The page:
★★★★☆ / British

Newman Street Tavern review – Fitzrovia’s most elegantly understated restaurant

Easily mistaken for a pub, but only if you’re an idiot

Some restaurants open with a blaze of publicity and hype, while others open quietly and slowly but surely build up a sterling reputation through word of mouth. Newman Street Tavern is one of the latter, but it’s hard to understand why this gem of a restaurant hasn’t been showered with plaudits from the outset. The service is friendly and efficient, the wood-panelled dining room with its eye-catching staircase is handsome and, most importantly of all, the seasonal menu is top notch.

First things first

Trout is often seen as a second-rate substitute for salmon which is not entirely undeserved, but the cured trout here is a fine alternative to smoked salmon which is becoming an increasingly cliched ingredient and dish. The thin slices of lean trout had a tart, fruity, slightly herby taste to them that’s refreshingly different from smoked salmon.

cured trout at newman street tavern

Don’t turn up your snout at trout.

Even better was the grey mullet in a garlic broth. The thick, meaty chunks of fish had a surprising lightness to it which was complimented very nicely by the broth. Despite its pronounced garlickiness, the broth didn’t overwhelm the fish but instead enhanced its meaty morishness.

grey mullet in garlic broth at newman street tavern

Mullet – one of the least sexiest words in the English language

A side dish of light and tender carrot pieces flavoured with fennel went down nicely, as did potatoes fried with garlic and parsley. The crisp and buttery little chunks were almost like hash browns and I love hash browns (sorry folks, no photos of either of these side dishes).

A slice of almond tart served with almond ice cream sounds rather monotonous and dull, but that was far from the case. The crumbly, nutty tart had a warm bottom layer of oozing almond paste that wasn’t excessively sweet. The moderately large ice crystals in the distinctively flavoured ice cream added a refreshing jolt that neatly balanced out the warm, relatively heavy tart.

almond tart with almond ice cream at newman street tavern

I’m a tart for tarts.

Going back for seconds

I wasn’t expecting much from the onion tart starter on my second visit, but I was pleasantly surprised by the sweet custard-like flavour of the fluffy filling. The pastry was just right too – neither too hard and crunchy nor too soft and crumbly.

onion tart at newman street tavern

Onion night.

The pork served with beer braised onions was much more than the sum of its parts. The fatty moreishness and charred sweetness of the hearty chunk of pork was complimented exceedingly well by the tangy moreishness and sweetness of the tender onions. It was a warming and satisfying dish – like a heartfelt hug from a long lost friend.

pork chop with beer braised onions at newman street tavern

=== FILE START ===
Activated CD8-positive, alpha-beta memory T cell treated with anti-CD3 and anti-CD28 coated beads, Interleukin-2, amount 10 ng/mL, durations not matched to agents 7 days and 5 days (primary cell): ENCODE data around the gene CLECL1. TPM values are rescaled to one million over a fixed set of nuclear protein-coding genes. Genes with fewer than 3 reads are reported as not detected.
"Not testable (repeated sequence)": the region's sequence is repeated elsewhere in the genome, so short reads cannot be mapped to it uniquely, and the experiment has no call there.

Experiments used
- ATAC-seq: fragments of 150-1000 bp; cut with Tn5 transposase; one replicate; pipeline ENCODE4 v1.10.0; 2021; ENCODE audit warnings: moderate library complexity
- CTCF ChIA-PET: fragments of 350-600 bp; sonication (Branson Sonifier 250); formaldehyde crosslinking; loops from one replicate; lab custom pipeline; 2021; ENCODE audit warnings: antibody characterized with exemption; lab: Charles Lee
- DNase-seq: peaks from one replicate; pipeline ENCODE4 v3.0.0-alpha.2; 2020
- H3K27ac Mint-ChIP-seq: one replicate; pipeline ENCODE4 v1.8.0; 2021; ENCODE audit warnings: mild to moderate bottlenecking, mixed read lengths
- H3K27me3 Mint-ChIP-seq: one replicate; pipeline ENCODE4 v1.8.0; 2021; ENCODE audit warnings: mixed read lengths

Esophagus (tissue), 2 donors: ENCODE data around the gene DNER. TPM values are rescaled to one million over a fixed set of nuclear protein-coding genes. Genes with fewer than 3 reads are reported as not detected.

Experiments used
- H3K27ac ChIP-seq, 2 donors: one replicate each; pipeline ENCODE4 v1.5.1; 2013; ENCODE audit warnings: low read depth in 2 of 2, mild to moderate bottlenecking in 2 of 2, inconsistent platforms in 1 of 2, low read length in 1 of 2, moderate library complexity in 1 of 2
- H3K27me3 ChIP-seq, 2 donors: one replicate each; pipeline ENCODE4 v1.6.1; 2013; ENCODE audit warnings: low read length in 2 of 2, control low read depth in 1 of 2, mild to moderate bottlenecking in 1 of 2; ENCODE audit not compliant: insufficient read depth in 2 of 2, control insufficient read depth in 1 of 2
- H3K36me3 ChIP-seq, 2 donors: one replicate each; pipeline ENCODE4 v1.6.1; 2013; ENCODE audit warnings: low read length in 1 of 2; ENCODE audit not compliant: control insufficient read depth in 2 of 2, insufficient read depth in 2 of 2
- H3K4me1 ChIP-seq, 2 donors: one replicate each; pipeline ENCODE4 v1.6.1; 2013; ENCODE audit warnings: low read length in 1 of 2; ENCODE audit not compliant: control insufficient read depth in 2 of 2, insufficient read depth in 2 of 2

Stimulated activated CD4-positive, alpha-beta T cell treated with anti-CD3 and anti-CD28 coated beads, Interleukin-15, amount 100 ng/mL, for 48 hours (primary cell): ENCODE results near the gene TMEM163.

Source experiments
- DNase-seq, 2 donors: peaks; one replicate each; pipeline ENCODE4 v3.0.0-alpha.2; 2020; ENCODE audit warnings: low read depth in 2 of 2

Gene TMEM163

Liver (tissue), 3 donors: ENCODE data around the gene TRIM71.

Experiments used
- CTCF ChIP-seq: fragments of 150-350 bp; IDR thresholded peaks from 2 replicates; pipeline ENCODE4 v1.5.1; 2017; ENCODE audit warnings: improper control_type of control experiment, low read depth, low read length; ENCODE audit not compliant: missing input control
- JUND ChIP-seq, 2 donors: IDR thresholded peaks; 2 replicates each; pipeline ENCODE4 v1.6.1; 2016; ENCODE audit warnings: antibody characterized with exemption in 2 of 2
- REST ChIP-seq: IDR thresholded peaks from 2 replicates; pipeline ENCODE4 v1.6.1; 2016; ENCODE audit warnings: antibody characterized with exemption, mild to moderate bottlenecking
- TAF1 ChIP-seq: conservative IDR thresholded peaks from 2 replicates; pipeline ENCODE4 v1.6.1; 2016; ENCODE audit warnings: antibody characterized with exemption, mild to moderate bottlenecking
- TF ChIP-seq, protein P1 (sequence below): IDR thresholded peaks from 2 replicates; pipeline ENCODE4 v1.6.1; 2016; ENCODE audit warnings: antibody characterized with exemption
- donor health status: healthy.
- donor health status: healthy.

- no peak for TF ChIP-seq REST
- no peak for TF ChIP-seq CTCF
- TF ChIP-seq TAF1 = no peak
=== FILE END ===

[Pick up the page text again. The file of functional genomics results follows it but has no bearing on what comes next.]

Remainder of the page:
That was a somewhat tortured metaphor, but this little piggy really did hit the spot.

The spiced cauliflower was a good match for the delicious pork chop. The firm vegetables were lightly dusted with a masala-like mixture of spices that tickled the palate rather than overwhelming it.

spiced cauliflower at newman street tavern

May a thousand cauliflowers bloom.

Cranachan is apparently a traditional Scottish dessert and this was my first time at trying it. The surprisingly thick and heavy set yoghurt was almost like cottage cheese. It was dotted with hearty oats and topped with a slice of tart rhubarb, but there wasn’t quite enough of either so the heavy and monotonous creaminess of the yoghurt would’ve dominated this dessert if it wasn’t for the gentle smokiness of the whiskey. A potentially good dessert that needs a little rebalancing to make it truly great.

cranachan at newman street tavern

Unleash the cranachan!

The Verdict

I’m a big fan of the Newman Street Tavern and there’s no reason why you shouldn’t be either. The handsome decor, friendly service and elegantly understated yet accomplished cooking put many competing restaurants to shame.

Name: Newman Street Tavern

Branch tried: 48 Newman Street, London W1T 1QQ

Phone: 020 3667 1445


Opening Hours: Monday-Saturday noon-23.00 and Sunday 10.30-17.00.

Reservations: highly recommended

Total cost for one person including soft drinks: £35-50 approx.


Newman Street Tavern on Urbanspoon

Square Meal

3 thoughts on “Newman Street Tavern review – Fitzrovia’s most elegantly understated restaurant

  1. Pingback: Berners Tavern review – looks good and tastes even better | The Picky Glutton

  2. Pingback: Dickie Fitz review – light and airy Australian has a lot to live up to | The Picky Glutton

  3. Pingback: The Wigmore review – Michel Roux Jr’s Regent Street gastropub | The Picky Glutton

Leave a Reply

Please log in using one of these methods to post your comment:

WordPress.com Logo

You are commenting using your WordPress.com account. Log Out /  Change )

Twitter picture

You are commenting using your Twitter account. Log Out /  Change )

Facebook photo

You are commenting using your Facebook account. Log Out /  Change )

Connecting to %s

This site uses Akismet to reduce spam. Learn how your comment data is processed.